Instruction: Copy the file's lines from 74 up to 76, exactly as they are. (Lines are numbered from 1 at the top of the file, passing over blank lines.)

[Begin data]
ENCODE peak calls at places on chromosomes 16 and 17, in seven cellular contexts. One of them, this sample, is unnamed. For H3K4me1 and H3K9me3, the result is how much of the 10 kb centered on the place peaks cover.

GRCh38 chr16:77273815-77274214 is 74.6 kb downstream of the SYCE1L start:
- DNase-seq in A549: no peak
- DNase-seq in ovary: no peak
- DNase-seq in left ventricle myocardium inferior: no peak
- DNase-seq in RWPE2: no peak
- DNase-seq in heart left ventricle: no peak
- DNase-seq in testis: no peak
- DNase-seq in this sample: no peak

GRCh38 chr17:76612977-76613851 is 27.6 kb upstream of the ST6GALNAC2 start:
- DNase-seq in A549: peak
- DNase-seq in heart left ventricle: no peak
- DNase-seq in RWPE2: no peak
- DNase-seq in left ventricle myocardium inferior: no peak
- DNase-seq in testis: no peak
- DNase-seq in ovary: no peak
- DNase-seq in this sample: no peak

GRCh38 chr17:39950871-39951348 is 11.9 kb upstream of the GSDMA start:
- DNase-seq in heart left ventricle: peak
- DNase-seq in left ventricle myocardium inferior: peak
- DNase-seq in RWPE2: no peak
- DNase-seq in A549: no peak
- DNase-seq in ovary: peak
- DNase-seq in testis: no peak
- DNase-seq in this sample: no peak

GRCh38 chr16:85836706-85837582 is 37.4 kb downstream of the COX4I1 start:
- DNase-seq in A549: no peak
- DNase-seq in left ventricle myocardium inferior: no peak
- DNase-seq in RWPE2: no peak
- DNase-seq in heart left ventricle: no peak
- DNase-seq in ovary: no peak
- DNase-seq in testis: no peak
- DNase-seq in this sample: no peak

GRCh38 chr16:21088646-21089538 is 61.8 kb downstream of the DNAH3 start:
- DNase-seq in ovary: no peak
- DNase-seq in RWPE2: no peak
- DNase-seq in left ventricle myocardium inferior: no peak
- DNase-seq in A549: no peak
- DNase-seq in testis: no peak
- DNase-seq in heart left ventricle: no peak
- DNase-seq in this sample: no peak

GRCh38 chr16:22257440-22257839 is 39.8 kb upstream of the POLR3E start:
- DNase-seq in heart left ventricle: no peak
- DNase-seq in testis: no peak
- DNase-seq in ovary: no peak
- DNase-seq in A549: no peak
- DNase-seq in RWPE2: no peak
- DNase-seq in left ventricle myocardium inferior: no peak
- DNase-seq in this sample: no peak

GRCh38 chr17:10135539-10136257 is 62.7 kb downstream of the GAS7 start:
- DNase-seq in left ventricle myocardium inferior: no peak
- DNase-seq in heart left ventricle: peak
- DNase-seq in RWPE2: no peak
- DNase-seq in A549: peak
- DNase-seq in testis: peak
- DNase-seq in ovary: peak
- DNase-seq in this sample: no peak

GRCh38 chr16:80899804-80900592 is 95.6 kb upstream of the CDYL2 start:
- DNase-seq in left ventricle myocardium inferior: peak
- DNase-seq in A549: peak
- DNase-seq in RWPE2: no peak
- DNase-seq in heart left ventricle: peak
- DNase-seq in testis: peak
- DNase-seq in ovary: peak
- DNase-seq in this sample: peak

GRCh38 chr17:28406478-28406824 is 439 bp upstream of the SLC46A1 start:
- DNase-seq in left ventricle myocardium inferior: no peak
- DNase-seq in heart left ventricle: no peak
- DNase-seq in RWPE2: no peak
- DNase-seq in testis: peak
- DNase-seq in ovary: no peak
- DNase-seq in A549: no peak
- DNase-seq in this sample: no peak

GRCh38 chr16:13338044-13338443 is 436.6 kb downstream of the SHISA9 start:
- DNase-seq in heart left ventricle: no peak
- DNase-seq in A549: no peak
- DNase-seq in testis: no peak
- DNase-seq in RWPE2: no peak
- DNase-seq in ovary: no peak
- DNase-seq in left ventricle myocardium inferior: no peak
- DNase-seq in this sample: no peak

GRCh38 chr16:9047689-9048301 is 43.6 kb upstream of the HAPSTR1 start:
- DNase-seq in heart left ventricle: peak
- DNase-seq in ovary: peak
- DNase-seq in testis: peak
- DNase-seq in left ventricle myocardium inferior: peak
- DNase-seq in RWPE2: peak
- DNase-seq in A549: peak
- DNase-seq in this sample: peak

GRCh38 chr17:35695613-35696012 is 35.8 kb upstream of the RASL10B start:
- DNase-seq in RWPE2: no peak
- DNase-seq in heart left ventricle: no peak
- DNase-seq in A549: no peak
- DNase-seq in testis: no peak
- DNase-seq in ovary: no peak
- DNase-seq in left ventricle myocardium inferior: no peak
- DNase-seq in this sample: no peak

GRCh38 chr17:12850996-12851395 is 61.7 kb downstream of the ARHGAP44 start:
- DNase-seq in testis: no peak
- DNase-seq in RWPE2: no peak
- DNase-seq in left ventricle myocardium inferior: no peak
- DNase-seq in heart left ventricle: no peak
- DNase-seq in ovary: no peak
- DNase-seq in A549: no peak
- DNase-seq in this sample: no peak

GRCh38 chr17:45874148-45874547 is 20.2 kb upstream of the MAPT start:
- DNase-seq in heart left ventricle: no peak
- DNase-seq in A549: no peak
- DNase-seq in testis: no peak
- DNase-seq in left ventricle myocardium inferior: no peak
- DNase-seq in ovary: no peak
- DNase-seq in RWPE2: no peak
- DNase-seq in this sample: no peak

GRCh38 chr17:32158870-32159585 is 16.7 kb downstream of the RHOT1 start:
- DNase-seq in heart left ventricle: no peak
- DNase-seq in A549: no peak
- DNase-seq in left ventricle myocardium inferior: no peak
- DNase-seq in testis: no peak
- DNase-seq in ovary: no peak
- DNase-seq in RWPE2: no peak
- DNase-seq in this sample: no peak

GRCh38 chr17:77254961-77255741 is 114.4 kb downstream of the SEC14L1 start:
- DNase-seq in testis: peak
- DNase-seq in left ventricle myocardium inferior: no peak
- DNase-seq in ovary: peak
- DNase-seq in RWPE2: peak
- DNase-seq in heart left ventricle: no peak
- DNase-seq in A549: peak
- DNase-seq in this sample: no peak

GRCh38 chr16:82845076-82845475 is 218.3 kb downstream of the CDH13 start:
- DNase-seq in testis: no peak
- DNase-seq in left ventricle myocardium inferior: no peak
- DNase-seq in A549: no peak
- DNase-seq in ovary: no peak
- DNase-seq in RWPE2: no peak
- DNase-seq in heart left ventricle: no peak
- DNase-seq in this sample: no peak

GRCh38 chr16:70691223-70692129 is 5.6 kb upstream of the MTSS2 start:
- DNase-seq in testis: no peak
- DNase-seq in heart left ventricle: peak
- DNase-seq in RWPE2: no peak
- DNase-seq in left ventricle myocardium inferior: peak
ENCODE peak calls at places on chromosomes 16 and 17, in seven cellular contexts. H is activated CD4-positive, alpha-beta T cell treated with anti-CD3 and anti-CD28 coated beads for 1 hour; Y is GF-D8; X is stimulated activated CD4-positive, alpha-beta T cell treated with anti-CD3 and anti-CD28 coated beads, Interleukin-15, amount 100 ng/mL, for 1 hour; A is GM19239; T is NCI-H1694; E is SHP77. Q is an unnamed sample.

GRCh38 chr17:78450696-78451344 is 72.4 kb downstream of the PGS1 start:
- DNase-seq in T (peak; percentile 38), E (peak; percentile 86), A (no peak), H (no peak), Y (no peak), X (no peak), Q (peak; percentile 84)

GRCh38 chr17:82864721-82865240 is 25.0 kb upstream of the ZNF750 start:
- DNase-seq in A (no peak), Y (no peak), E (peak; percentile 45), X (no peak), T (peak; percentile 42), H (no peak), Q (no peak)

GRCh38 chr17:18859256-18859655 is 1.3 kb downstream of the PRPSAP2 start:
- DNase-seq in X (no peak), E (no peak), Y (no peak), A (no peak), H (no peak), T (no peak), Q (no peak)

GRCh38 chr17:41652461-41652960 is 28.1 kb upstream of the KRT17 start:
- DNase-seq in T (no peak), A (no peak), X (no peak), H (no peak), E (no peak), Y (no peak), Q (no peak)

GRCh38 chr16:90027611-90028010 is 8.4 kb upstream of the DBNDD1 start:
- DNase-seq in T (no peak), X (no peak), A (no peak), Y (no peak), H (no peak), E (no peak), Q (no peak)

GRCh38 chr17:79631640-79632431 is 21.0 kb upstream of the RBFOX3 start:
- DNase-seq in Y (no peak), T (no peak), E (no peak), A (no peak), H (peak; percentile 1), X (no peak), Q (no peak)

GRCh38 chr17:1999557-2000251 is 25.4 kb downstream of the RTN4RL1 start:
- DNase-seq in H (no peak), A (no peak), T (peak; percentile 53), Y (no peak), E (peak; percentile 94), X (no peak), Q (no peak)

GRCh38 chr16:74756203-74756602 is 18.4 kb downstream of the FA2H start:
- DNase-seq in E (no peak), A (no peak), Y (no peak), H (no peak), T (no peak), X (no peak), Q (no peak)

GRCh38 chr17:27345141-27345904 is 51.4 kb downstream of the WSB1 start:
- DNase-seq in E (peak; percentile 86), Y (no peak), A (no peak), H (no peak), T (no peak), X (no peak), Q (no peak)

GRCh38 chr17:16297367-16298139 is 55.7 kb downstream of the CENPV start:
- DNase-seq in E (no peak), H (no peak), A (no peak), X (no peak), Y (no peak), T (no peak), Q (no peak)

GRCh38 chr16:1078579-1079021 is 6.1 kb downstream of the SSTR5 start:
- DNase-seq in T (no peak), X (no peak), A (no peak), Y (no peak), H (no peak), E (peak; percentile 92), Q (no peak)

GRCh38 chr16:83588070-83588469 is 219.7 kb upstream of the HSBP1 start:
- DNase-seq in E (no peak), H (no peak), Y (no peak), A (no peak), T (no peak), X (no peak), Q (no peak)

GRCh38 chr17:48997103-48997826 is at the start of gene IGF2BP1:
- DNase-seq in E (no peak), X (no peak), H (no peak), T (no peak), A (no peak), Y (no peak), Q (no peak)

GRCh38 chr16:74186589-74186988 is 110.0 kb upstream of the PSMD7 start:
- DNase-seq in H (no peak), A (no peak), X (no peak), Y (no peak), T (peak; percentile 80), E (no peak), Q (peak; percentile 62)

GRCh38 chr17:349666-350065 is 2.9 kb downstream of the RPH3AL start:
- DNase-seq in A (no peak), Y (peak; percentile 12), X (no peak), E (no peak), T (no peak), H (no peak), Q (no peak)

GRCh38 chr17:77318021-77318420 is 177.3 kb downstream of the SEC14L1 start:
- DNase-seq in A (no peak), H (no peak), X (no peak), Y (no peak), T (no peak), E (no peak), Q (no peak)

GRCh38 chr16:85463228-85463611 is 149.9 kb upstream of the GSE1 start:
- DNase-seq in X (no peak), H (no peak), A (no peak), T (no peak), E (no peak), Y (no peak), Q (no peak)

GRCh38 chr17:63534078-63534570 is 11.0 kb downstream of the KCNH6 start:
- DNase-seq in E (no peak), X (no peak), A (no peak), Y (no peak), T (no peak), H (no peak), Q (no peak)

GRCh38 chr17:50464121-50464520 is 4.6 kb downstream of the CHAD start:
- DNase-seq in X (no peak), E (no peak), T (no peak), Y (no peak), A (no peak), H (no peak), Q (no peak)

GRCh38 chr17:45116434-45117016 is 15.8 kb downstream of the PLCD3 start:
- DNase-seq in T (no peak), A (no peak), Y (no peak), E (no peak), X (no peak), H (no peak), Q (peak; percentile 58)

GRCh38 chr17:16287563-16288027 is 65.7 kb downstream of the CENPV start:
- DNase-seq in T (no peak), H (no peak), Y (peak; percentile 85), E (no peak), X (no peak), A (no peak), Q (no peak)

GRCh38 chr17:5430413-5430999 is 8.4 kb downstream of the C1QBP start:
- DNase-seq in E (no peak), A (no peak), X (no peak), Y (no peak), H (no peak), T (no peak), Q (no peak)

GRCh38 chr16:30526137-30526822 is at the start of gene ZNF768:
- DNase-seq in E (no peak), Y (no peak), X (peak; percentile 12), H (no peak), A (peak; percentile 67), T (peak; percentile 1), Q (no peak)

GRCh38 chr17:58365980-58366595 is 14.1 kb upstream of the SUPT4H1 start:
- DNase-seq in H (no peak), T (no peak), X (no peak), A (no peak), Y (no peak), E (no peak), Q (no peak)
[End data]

GRCh38 chr16:13338044-13338443 is 436.6 kb downstream of the SHISA9 start:
- DNase-seq in heart left ventricle: no peak
- DNase-seq in A549: no peak